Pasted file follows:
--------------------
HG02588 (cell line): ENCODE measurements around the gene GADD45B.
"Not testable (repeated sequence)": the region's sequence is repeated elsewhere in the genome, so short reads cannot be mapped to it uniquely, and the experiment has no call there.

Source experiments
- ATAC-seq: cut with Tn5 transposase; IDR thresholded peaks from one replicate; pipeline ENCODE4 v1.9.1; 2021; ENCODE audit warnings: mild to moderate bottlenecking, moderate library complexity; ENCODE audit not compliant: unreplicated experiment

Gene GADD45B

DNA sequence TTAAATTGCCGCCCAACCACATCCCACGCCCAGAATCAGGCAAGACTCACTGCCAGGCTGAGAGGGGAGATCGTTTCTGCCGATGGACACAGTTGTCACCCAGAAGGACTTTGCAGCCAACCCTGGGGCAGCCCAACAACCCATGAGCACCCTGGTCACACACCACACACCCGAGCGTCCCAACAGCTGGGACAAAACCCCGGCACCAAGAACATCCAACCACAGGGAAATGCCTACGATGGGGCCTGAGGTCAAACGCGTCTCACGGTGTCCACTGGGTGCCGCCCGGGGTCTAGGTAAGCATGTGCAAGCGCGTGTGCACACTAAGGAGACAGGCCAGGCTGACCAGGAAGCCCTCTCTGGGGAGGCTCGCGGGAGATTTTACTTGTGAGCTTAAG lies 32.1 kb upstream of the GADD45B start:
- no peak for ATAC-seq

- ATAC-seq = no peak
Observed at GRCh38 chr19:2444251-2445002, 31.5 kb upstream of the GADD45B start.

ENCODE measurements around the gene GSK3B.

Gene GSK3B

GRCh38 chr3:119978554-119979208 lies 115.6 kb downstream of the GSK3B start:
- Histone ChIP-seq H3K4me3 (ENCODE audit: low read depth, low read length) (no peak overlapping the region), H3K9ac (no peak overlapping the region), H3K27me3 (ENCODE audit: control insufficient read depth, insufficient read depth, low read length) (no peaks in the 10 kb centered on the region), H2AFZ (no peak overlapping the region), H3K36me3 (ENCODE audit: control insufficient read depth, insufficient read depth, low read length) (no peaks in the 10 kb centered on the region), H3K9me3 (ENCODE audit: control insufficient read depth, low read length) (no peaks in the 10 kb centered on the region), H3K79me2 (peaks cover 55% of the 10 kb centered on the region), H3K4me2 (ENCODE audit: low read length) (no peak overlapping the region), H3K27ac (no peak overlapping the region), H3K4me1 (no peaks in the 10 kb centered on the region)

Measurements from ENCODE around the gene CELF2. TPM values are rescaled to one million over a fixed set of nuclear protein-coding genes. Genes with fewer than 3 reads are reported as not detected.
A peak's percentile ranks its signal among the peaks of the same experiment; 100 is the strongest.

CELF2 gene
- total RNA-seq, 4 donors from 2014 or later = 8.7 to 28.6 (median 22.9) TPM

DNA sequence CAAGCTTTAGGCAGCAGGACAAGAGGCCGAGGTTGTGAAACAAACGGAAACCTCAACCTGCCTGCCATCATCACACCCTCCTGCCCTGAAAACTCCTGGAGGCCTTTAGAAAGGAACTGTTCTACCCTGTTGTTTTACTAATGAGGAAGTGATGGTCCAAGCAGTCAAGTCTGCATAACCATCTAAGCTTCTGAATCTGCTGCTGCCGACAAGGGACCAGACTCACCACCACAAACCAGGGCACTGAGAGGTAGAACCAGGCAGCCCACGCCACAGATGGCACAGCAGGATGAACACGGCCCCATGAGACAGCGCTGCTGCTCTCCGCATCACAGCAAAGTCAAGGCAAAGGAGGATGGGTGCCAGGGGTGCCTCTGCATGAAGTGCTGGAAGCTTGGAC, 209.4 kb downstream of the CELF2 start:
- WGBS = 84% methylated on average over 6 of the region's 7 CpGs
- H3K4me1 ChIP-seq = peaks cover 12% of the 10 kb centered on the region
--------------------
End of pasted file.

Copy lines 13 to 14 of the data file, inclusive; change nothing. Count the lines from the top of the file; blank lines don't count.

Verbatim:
- Histone ChIP-seq H3K4me3 (ENCODE audit: low read depth, low read length) (no peak overlapping the region), H3K9ac (no peak overlapping the region), H3K27me3 (ENCODE audit: control insufficient read depth, insufficient read depth, low read length) (no peaks in the 10 kb centered on the region), H2AFZ (no peak overlapping the region), H3K36me3 (ENCODE audit: control insufficient read depth, insufficient read depth, low read length) (no peaks in the 10 kb centered on the region), H3K9me3 (ENCODE audit: control insufficient read depth, low read length) (no peaks in the 10 kb centered on the region), H3K79me2 (peaks cover 55% of the 10 kb centered on the region), H3K4me2 (ENCODE audit: low read length) (no peak overlapping the region), H3K27ac (no peak overlapping the region), H3K4me1 (no peaks in the 10 kb centered on the region)

Measurements from ENCODE around the gene CELF2. TPM values are rescaled to one million over a fixed set of nuclear protein-coding genes. Genes with fewer than 3 reads are reported as not detected.